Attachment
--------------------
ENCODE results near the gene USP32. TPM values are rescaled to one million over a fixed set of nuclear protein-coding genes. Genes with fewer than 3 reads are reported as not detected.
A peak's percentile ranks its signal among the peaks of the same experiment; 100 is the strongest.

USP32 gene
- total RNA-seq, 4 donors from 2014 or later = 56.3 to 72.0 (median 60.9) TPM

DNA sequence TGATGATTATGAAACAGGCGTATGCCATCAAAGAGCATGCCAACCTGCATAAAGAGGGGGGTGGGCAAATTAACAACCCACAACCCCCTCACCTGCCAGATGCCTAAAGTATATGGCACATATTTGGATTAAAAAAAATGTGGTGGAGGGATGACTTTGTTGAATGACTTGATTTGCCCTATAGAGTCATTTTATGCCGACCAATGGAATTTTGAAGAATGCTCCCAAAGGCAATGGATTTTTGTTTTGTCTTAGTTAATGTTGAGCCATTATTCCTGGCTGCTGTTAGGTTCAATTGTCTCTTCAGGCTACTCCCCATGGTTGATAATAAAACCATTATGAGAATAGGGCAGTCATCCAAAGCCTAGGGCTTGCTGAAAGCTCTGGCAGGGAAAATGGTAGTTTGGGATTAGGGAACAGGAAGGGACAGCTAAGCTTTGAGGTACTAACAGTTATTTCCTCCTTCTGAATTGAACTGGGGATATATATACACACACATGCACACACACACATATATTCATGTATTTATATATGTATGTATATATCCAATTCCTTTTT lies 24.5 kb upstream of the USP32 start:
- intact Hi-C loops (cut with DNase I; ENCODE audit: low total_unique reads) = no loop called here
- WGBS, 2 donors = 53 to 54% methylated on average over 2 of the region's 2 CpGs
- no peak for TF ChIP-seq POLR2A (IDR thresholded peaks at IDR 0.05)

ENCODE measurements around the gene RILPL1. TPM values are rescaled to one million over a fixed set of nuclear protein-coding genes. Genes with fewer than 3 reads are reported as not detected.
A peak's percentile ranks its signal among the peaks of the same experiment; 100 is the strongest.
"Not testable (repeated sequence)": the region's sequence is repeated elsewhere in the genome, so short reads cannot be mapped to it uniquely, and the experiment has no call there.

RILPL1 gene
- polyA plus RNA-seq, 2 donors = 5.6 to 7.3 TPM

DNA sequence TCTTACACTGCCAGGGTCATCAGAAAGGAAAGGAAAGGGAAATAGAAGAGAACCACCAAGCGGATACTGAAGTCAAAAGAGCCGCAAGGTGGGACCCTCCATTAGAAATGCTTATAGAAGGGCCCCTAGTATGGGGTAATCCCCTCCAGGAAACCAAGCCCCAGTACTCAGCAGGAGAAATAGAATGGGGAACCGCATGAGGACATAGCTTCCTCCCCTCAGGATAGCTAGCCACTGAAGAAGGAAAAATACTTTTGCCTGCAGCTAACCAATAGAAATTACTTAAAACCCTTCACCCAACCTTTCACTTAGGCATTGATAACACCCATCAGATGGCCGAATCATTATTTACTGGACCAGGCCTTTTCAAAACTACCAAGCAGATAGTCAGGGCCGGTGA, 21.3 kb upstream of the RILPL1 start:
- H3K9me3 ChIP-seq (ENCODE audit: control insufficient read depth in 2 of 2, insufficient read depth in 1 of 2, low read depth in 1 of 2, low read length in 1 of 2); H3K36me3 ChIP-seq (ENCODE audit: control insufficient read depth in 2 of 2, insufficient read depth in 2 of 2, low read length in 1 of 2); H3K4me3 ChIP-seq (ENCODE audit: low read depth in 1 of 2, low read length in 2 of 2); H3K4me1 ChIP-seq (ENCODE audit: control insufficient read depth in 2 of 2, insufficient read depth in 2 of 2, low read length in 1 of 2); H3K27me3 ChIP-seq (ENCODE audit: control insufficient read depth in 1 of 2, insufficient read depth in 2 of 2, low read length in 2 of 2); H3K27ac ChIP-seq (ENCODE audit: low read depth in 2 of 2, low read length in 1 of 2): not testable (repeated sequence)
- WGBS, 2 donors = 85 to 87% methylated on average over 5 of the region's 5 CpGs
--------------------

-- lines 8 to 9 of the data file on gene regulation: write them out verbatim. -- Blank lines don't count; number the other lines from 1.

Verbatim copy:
- no peak for TF ChIP-seq POLR2A (IDR thresholded peaks at IDR 0.05)

ENCODE measurements around the gene RILPL1. TPM values are rescaled to one million over a fixed set of nuclear protein-coding genes. Genes with fewer than 3 reads are reported as not detected.